Sunday, November 18, 2012

Two at the Cinema

Saw two flicks out that the movie theaters lately...both of interest to this blog...

Sinister was rather unexpected. True-crime writer Ellison Oswalt (Ethan Hawke) moves his family into a new house as part of his research into a new book. His family is blissfully unaware that he's moved them into a house where a gruesome quadruple murder had taken place: an entire family had been hanged from a tree in the back yard, and one child had disappeared. It's assumed that the killer abducted the child, but nobody knows why or where the child is...or if she's still alive. Then, Ellison investigates some odd noises in the attic, and finds films of other murders in which entire families are killed. How did they get there? Who is responsible?

I walked into Sinister figuring it to be a serial-killer plot, and the macabre murders captured in the films were memorable. But I was surprised to discover that it was actually supernatural in nature; there's ancient demons and a bizarre cult involved. Ghosts appear...what is their purpose? To warn against evil...or to cause it?

What's really cool about it is how it keeps unfolding, and so much of the menace is kept vague until the end. Of course, sharp viewers will figure out some of the plot twists ahead of time, but they still do it with style. It's also got some good characterization and a good acting job from Ethan Hawke; his Oswalt is torn between caring for his family and being a good father, and his ambition to repeat his earlier success in true crime and become a celebrity again. He's not particularly likable, but he is human.

It's got good reviews, surprisingly for a horror film, and has done well at the box office, costing $3 million to make and raking in over $47 million so far.

And then, being the avowed James Bond fan that I am, I went to see Skyfall on opening night.

James Bond is accidentally shot by field agent Eve while on a mission in Istanbul, to recover a stolen hard drive that contains the names of NATO agents embedded in terrorist networks. Presumed dead, he lays low in the tropics for a while, still thirsting for danger and recovering from his injuries. However, he returns to England when he sees that M is under fire; it turns out the names of the agents on the hard drive are being leaked on YouTube, and Bond must go from Shanghai to Macao to London to Scotland to find and stop the man responsible.

Is it good? I enjoyed it, far far more than the last entry, Quantum of Solace, which I disliked intensely. But I didn't find it as good as Casino Royale, which was pretty darn close to my idea of the perfect Bond film. I had serious misgivings about Sam Mendes directing; I find his films problematic, with a tendency to focus on men who hate their jobs, and a VERY bad habit of looking at people coping with miserable lives and situations, without ever really exploring the decisions and experiences that got them into those situations in the first place. (Which is why I consider Revolutionary Road to be hugely overrated.) But I have to admit, he did a good job with this; it lacked the listlessness that doomed Jarhead, that's for sure. Roger Deakins' cinematography made it very easy on the eyes, and some scenes are very, very memorable.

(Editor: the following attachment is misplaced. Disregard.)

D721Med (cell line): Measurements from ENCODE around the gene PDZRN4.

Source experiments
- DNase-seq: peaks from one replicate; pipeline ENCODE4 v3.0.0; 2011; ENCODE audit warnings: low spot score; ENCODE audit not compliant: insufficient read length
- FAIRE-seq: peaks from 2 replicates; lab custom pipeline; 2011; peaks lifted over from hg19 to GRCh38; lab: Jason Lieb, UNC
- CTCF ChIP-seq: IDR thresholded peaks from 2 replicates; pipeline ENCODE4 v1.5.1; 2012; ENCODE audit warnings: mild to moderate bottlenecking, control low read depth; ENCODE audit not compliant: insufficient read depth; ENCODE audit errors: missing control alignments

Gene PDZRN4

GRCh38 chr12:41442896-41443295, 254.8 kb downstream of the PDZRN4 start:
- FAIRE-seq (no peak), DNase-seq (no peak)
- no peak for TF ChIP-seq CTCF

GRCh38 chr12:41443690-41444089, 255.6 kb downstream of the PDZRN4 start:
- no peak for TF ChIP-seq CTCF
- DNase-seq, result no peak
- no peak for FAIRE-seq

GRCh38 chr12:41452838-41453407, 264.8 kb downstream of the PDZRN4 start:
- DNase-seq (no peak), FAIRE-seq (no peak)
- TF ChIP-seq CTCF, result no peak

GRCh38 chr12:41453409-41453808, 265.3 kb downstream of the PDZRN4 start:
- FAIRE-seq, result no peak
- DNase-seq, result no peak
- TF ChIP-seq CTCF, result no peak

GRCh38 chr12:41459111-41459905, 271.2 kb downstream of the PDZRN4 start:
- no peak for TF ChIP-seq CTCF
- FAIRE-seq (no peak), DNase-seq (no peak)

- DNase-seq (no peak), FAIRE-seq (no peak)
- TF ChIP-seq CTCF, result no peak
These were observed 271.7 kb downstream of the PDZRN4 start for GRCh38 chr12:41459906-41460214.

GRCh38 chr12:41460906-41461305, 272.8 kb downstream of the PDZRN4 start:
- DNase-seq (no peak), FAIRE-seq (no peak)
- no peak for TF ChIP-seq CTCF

And I'm going be very spoiler-y from here on out, so please skip the rest of this post if you're wary of those things. The film is really equally about M (Judi Dench) as it is about Bond (Daniel Craig, very dishy this time), and the motherly bond she builds with the agents she chooses, and how that bond can go wrong. That's very obvious with villain Raoul Silva (Javier Bardem), a former field agent with an almost Oedipal loathing of her but who ends up being as self-destructive as he is destructive. Naomie Harris is good as Eve Moneypenny, and Berenice Marlohe is memorable as Silva's mistress Severine. Ben Whishaw is fabulous as a young hipster Q. There was some real tension in the film as it shows Bond not at the top of his game but slowly getting back there, and some real emotion as M dies at the end.

A few things I didn't like included Eve suddenly turning out to be Moneypenny, which annoyed me a bit as she had denied the rumor months ago. Also, an Aston-Martin DBV that was supposed to be Bond's private property turns out to be loaded with Goldfinger-era gadgets; how did they get there? And the dialogue seemed clunky at times, and the last act (at Bond's crumbling family estate in Scotland) seems a little drawn out. Something very minor that still bugged me a tiny bit was the gunbarrel scene which again was at the end; I'm ready for it to be back at the beginning, thank you.

Still, at the end, Bond trades banter with Moneypenny, and then goes into the office of the new M (Ralph Fiennes) which is almost a dead ringer for the traditional office of the Connery films. The viewer is left feeling ready for more action. Reportedly they're planning to do Bond films every two years from now on, and screenwriter John Logan is on board for two more films. It's said that Mendes might stick around (he might as well, he's had a string of box-office disappointments and Skyfall will be his first unqualified success since Road to Perdition). And now we have a new M, Q, and Moneypenny, and I hope in the future they manage a balance between action and cerebral intrigue. And put the damned gunbarrel at the beginning again!

So yeah, go check 'em out if you have an evening to spare...

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